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Can Cervical Spondylosis Cause A Stroke & Does It Cause Paralysis?

Cervical Spondylosis is commonplace in older adults but many do not present any signs and symptoms. (1)

Cervical spondylosis is caused due to degeneration of the vertebras and intervertebral discs of the cervical spine. It occurs due to a variety of causes and likewise, it can present in many different ways with different symptoms. (2)

Can Cervical Spondylosis Cause A Stroke?

While having the chance of stroke in the case of cervical spondylosis, it is possible. There is a pair of vertebral arteries each arising from the subclavian artery on both sides. It is the chief supplier of the spine as it goes backward and supplies the spinal cord and vertebral column. They give rise to anterior spinal arteries which are responsible for the blood supply of the anterior part of the spinal cord. The rest of the vertebral artery joins from both sides into a single artery known as a basilar artery which gives branches to supply the posterior cerebral circulation and brain stem. (2)

In the cases of cervical spondylosis, when there is a spur formation it can press upon the vertebral artery or its branches and can lead to reduced flow of blood or blockage of the vessel leading to ischemia of the area supplied by it. Since it is responsible for supplying brain stem and posterior cerebral areas, it can lead to the causation of ischemic stroke. The phenomena occurring is also known by the name of vertebrobasilar insufficiency because there is reduced blood flow in the vertebral and basilar arteries (2).

Does Cervical Spondylosis Cause Paralysis?

Since there is the involvement of the spine in the condition of cervical spondylosis, it is very much likely that it can cause nerve compression leading to paralysis ultimately. There can be involvement of sensory, motor, or posterior column tracts and upon different levels depending upon the site and extent of involvement. It can also cause multiple tract involvement at the same time in later stages with autonomic involvement and bladder/bowel incontinence.

There can be a variety of spinal cord syndromes leading to a different type of paralysis that can occur in cervical spondylosis such as: –

Motor Syndrome: – there is the involvement of the corticospinal tract occurring due to the collapse of the vertebral body and leading to the failure of transmission of nerve impulse to the muscles controlled by it.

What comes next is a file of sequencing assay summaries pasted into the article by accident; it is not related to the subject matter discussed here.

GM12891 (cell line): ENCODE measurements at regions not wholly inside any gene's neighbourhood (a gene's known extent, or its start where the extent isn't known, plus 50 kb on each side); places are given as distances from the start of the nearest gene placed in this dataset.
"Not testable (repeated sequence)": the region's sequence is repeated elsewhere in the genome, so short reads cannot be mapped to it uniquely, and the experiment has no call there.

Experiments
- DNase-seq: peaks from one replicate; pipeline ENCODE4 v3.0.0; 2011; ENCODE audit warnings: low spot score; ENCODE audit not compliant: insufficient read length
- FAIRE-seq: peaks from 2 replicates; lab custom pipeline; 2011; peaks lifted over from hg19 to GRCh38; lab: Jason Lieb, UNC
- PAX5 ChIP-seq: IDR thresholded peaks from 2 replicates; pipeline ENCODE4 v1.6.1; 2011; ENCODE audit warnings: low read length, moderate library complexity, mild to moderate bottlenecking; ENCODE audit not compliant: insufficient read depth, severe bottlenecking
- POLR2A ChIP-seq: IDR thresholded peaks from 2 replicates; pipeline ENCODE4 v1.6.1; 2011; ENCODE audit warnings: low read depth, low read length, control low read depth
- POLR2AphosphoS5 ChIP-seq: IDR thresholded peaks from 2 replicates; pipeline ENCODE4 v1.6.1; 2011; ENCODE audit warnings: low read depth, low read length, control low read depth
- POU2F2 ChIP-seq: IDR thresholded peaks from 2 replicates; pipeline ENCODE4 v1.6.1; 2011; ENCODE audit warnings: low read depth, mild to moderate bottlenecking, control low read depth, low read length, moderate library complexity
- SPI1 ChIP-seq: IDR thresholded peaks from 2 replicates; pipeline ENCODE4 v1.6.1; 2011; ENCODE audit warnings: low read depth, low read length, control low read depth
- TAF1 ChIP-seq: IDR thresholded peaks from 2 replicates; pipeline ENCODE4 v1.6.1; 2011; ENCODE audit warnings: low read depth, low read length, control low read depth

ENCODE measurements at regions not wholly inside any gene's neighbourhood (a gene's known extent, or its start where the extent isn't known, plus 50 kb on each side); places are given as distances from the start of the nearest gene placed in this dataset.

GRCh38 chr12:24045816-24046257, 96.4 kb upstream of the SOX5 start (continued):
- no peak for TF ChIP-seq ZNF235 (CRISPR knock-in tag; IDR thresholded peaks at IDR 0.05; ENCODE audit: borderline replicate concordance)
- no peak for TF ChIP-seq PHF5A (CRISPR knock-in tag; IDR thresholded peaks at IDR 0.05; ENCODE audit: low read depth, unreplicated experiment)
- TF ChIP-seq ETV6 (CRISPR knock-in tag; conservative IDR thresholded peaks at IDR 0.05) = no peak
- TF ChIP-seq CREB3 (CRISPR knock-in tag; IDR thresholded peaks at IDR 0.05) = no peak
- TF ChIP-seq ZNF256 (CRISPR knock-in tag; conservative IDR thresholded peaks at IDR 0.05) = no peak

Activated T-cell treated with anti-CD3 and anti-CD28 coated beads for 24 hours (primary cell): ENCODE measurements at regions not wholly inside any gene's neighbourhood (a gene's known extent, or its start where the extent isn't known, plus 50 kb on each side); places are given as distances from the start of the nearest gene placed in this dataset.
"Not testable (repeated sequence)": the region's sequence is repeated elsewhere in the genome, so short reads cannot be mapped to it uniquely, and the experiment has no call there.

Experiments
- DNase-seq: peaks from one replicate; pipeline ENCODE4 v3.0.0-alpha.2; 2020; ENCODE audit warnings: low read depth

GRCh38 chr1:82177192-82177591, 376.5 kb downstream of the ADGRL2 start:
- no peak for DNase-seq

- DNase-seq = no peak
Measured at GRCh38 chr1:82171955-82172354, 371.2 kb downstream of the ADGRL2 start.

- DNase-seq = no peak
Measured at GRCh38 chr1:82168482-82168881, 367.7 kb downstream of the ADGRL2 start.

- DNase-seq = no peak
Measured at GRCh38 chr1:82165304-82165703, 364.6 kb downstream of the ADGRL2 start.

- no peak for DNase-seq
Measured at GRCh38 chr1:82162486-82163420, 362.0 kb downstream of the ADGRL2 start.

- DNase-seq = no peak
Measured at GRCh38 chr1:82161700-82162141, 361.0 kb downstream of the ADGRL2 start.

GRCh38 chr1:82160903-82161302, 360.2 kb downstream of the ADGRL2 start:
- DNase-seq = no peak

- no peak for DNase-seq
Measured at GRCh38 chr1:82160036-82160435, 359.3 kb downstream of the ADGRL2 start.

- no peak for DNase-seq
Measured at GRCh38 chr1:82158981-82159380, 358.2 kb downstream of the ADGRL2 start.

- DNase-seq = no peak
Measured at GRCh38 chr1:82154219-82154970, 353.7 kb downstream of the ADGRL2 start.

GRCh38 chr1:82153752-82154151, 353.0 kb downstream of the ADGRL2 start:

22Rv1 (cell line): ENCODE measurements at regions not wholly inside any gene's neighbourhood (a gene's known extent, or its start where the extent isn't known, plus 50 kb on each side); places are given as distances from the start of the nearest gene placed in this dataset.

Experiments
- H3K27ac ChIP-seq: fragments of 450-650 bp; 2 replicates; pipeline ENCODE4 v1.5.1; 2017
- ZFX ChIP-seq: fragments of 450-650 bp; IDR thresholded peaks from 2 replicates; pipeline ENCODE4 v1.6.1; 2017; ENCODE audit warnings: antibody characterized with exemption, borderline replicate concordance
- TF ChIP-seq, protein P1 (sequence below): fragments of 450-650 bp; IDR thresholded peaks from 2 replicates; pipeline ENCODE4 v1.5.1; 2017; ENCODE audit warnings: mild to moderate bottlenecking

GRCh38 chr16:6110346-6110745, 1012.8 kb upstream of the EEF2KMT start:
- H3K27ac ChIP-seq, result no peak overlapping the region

Central Cord Syndrome: – it can lead to both sensory and motor system failures due to the involvement of corticospinal as well as spinothalamic tracts but is usually restricted in the upper body because the tract involvement is from inside to outside. The upper body tracts are involved earlier and posterior columns are usually spared.

Brown Sequard Syndrome: – in this lesion, there is complete hemisection or destruction of half of the spinal cord at the involved level. It leads to the destruction of all the tracts whether coming down or going upwards at the side involved. There are the motor and posterior column failures on the same side of the body but the sensory involvement is on the opposite side.

Transverse Lesion Syndrome: – there is complete spinal cord involvement at the site which includes both sides of the sensory, motor, and posterior column involvement. There is a large amount of deficit occurring in this syndrome and usually is seen in very late and complicated cases of cervical spondylosis. It is very difficult to treat and cannot be cured completely (3).


Cervical spondylosis can produce a lot of symptoms ranging from simple headache/neck pain to complete paralysis of the body below the level of the neck. It is known to cause stroke also by creating a vertebrobasilar insufficiency due to compression of vertebral arteries. It is also known to cause a variety of paralysis and can lead to a different type of tracts involvements which varies the symptoms. But it is usually occurring in untreated cases having complications otherwise it is a fairly controllable disease.


Also Read:

Pramod Kerkar, M.D., FFARCSI, DA
Pramod Kerkar, M.D., FFARCSI, DA
Written, Edited or Reviewed By: Pramod Kerkar, M.D., FFARCSI, DA Pain Assist Inc. This article does not provide medical advice. See disclaimer
Last Modified On:June 8, 2020

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